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# Name: Andrew Pang

Date: (P5) Fri. Mar.7, (P4) Mon. Mar. 10
Class Unit: 7-Similarity and Transformations
Text: Pearson. Math Makes Sense 9.
Pages: 361-367

Lesson Plan Version 2: 7.6 – Rotations and Rotational Symmetry

IRP – Mathematics 8 and 9 Integrated Resource Package 2008
PLO: C5 - demonstrate an understanding of line and rotation symmetry
Student Learning Objectives / TSWBAT:
-determine if a given 2-D shape or design has rotation symmetry about the point at the
centre of the shape or design and, if it does, state the order and angle of rotation
-rotate a given 2-D shape about a vertex and draw the resulting image
Teacher materials:
Overhead projector, images, transparencies of images, handouts, grid paper, isometric dot
paper

Lesson Outline – 80 minutes

Time Activity
4 minutes -Gallery Walk – There are 8 images with rotational symmetry on tables around
the room. Ask students to go around and take a quick glance at each one, and
then pass them in front or behind until they have seen one once.
-Take attendance while they are doing so.
4 minutes
(8)
2 minutes
(10)

-5 minutes
-Notes on overhead– introduce and get students to copy down definitions:
rotational symmetry, order of rotation, angle of rotation.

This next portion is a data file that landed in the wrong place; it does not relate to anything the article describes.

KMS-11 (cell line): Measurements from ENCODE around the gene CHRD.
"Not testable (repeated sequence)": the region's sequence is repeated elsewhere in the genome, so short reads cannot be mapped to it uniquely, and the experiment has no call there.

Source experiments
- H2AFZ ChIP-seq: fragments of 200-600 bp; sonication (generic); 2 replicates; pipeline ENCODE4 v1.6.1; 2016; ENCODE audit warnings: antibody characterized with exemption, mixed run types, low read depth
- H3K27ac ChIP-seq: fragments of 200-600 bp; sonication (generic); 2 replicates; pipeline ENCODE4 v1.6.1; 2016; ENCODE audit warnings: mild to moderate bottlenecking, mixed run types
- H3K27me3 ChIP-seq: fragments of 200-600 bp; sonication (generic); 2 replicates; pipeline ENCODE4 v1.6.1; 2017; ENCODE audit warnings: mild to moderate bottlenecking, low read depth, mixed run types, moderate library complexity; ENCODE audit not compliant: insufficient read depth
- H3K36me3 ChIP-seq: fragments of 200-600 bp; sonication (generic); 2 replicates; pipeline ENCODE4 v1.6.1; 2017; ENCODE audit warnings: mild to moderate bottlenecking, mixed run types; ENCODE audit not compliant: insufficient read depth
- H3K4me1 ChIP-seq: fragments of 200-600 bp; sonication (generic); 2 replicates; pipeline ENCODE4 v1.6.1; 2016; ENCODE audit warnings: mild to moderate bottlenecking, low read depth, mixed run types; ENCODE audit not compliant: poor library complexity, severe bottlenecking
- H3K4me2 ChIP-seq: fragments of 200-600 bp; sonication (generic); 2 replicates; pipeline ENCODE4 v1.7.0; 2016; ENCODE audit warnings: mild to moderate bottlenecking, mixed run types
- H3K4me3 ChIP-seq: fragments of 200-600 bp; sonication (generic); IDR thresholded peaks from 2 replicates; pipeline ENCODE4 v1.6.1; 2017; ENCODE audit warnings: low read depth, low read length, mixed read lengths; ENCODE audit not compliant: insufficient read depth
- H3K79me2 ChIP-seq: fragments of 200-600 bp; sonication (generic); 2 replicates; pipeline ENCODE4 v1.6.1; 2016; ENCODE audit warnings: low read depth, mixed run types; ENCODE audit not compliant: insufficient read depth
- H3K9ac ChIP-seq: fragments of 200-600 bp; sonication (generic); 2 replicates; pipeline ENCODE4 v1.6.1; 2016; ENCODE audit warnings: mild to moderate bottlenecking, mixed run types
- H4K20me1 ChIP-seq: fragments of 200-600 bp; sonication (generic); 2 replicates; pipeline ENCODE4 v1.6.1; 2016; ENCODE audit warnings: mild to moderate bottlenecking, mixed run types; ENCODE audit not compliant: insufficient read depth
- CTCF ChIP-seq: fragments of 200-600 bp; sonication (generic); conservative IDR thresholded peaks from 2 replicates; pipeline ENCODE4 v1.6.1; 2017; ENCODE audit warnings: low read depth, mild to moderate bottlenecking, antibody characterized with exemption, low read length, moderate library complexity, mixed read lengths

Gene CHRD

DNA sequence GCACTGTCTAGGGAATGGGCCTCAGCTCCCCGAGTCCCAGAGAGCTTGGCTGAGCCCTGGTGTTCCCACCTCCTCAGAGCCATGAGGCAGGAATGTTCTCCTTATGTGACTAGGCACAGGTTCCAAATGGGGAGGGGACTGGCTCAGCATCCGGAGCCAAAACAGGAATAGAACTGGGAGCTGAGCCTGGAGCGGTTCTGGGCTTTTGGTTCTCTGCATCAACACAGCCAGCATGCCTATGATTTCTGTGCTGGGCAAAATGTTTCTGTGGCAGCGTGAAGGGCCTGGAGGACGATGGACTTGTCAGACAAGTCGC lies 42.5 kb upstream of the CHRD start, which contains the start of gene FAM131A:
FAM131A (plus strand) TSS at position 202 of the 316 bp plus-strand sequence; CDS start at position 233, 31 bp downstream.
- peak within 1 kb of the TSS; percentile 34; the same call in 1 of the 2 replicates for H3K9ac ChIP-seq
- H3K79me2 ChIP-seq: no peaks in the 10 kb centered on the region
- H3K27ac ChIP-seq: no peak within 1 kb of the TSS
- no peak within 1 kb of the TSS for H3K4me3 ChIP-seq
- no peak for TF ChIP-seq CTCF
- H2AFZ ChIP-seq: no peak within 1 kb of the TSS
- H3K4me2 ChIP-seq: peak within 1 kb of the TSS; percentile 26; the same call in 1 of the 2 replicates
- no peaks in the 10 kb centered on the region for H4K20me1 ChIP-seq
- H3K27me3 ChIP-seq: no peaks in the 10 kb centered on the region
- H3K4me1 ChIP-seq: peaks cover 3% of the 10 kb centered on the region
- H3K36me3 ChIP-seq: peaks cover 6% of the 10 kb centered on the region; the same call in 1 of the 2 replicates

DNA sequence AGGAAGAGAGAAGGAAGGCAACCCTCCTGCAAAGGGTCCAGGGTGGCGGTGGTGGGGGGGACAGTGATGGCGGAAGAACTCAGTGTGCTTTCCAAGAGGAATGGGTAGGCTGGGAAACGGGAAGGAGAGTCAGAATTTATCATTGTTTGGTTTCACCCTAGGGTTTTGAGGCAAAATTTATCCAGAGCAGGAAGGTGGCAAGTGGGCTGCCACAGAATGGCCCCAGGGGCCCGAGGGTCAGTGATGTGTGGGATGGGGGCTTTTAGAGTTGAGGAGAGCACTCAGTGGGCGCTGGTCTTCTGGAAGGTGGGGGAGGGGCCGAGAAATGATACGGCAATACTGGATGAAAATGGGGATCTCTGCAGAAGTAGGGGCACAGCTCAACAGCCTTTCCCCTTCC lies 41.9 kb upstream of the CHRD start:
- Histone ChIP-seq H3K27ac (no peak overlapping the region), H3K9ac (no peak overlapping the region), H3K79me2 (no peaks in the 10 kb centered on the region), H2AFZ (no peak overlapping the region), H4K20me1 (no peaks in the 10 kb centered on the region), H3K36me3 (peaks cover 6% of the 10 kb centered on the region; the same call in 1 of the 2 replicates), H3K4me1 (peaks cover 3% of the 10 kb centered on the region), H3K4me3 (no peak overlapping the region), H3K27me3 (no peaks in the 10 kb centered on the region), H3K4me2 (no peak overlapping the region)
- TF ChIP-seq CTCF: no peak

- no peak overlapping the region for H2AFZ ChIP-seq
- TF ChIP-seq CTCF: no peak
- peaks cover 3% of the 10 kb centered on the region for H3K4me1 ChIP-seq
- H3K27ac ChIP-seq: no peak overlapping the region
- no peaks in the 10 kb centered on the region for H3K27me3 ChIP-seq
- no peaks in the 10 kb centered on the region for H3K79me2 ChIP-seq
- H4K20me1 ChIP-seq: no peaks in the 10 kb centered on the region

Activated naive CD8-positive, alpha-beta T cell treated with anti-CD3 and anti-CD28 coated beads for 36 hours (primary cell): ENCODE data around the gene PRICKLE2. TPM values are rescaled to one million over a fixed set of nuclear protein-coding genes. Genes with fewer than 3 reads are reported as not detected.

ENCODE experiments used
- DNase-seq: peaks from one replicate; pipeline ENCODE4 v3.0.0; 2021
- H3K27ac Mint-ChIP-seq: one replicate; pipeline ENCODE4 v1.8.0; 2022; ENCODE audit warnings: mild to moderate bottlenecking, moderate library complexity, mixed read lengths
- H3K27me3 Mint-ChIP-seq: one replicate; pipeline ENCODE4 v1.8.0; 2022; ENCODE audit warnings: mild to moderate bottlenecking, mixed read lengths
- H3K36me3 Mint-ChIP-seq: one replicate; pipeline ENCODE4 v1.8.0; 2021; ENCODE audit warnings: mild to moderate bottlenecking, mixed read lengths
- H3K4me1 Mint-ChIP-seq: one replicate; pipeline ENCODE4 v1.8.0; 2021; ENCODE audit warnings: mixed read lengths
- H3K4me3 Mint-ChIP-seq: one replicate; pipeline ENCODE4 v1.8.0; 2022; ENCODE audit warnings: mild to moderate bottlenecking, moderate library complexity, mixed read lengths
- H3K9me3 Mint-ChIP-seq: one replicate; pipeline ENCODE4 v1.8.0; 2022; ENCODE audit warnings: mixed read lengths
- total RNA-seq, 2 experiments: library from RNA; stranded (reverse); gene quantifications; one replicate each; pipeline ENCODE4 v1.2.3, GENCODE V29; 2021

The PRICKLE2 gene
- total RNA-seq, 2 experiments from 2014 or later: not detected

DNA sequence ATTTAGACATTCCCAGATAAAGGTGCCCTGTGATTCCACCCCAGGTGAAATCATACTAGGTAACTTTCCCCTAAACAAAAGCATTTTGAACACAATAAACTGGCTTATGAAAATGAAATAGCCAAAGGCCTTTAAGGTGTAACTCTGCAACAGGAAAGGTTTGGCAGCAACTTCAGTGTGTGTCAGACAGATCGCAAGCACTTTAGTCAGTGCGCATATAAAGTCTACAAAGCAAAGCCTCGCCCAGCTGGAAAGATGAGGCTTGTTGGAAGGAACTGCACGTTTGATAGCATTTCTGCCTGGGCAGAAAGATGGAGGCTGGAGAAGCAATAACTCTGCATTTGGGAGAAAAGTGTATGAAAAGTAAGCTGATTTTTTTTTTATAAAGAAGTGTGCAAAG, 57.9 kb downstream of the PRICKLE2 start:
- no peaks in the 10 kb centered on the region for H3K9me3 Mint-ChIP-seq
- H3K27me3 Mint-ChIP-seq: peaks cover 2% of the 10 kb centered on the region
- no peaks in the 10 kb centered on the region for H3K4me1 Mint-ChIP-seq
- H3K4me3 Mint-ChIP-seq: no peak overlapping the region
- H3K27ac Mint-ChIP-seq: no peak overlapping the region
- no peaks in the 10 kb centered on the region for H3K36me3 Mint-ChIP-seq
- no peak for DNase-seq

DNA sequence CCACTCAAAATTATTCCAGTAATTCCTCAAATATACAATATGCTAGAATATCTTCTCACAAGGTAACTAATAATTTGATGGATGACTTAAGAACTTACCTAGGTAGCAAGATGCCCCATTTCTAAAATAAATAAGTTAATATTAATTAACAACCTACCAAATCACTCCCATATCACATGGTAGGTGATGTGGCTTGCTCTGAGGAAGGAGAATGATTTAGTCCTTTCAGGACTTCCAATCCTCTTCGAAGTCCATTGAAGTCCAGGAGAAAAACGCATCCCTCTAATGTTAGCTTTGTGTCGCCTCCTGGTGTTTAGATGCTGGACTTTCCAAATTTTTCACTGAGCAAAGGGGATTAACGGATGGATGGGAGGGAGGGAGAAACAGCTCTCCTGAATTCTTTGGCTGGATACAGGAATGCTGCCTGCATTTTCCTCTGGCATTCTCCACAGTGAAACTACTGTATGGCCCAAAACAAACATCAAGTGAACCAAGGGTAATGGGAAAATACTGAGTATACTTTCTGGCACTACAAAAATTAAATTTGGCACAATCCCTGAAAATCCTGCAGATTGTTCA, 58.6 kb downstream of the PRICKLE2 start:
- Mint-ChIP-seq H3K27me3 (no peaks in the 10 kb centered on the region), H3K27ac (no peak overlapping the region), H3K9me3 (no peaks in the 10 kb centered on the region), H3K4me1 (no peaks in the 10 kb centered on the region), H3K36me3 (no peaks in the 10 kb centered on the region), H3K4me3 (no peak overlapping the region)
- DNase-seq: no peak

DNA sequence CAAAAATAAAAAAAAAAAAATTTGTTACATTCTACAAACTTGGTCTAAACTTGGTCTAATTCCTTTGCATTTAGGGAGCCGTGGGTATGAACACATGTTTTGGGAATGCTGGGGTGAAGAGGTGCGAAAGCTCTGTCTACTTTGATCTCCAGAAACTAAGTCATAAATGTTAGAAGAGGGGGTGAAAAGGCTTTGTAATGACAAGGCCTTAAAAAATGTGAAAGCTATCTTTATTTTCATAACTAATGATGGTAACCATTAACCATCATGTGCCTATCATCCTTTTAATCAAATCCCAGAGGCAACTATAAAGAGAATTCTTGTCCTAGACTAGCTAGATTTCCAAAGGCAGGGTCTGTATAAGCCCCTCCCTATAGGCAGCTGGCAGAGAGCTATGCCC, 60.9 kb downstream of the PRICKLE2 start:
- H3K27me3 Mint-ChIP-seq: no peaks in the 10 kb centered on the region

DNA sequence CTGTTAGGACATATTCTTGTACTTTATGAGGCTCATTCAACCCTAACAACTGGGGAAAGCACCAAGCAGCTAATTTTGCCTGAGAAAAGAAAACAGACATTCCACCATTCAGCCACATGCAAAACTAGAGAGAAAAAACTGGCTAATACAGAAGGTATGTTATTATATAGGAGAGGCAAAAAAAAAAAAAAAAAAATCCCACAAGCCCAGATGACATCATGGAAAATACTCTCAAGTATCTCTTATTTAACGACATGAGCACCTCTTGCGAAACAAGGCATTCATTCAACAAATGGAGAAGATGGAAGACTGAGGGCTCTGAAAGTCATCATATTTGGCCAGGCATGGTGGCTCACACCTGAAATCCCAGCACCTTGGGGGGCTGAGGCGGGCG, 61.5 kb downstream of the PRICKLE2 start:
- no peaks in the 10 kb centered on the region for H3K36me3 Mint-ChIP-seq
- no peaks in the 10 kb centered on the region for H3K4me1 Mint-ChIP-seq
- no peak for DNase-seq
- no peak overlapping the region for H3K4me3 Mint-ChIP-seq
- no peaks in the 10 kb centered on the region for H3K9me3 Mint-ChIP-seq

-Do the first example of rotational symmetry. On an overhead transparency,
highlight a section that says PANG. Put this on top of another overhead
transparency of the same image but without the highlight. Rotate it a full
circle and count each time that the images coincide. Model how to fill in the
chart.
-Allow students to try to fill out the rest. Encourage students who cannot see
(15)

-5 minutes
(20)

1 minute
(21)
8 minutes
(29)

15 minutes
(44)
it right away to take the large copies of the physical images and rotate them if
it helps. Organize the students to pass the images to the people in front or
behind.
-Go over the rest of the chart using overlapping transparencies to count for
order of rotation.
-Make note of how the 3 of spades and yin yang do not have rotational
symmetry.
-Remind and get students to copy down the directions for clockwise and
counter-clockwise.
-Model 2a). Explain and make them copy that a strategy they can use is to
rotate the image physically first, make any notes about the transformed image,
rotate it back to what it was originally, and then draw the transformed image
using those notes. Draw arrows indicating which ways are up, right, down, left
and refer to them when talking about the transformed image. Circle the point
that the image is being rotated about. Tell students to use a straight edge if
they can. Go through 2b). Give students a minute to try c, and call for student
suggestions on what to do.
-Explain that 3) uses isometric dot paper, in which we can use for 60 degree
angles. Show this using a separate grid that shows the angles.
-Model a). Go through b). Give students a couple minutes to try c, and then
go through it.
30 minutes Seatwork – Circulate and check students are doing their work correctly.
Dismiss students.